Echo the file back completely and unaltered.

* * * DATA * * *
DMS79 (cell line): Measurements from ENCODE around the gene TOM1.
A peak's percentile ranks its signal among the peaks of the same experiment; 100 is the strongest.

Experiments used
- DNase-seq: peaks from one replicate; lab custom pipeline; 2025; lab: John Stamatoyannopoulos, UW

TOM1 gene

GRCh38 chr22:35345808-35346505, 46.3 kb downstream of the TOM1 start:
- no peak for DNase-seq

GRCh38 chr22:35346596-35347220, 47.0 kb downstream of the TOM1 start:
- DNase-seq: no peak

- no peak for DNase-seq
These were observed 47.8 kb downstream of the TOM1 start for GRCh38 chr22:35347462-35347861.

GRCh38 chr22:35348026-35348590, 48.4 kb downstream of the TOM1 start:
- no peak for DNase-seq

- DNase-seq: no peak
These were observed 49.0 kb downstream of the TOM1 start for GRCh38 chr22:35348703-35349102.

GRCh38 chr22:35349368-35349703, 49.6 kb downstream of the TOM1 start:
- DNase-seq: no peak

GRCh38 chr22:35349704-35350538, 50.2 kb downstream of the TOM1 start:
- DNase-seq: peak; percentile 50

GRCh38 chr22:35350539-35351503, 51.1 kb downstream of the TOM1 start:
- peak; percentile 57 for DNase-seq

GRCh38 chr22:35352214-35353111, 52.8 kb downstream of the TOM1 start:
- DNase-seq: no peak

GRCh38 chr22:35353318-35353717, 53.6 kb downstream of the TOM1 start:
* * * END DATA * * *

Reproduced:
DMS79 (cell line): Measurements from ENCODE around the gene TOM1.
A peak's percentile ranks its signal among the peaks of the same experiment; 100 is the strongest.

Experiments used
- DNase-seq: peaks from one replicate; lab custom pipeline; 2025; lab: John Stamatoyannopoulos, UW

TOM1 gene

GRCh38 chr22:35345808-35346505, 46.3 kb downstream of the TOM1 start:
- no peak for DNase-seq

GRCh38 chr22:35346596-35347220, 47.0 kb downstream of the TOM1 start:
- DNase-seq: no peak

- no peak for DNase-seq
These were observed 47.8 kb downstream of the TOM1 start for GRCh38 chr22:35347462-35347861.

GRCh38 chr22:35348026-35348590, 48.4 kb downstream of the TOM1 start:
- no peak for DNase-seq

- DNase-seq: no peak
These were observed 49.0 kb downstream of the TOM1 start for GRCh38 chr22:35348703-35349102.

GRCh38 chr22:35349368-35349703, 49.6 kb downstream of the TOM1 start:
- DNase-seq: no peak

GRCh38 chr22:35349704-35350538, 50.2 kb downstream of the TOM1 start:
- DNase-seq: peak; percentile 50

GRCh38 chr22:35350539-35351503, 51.1 kb downstream of the TOM1 start:
- peak; percentile 57 for DNase-seq

GRCh38 chr22:35352214-35353111, 52.8 kb downstream of the TOM1 start:
- DNase-seq: no peak

GRCh38 chr22:35353318-35353717, 53.6 kb downstream of the TOM1 start: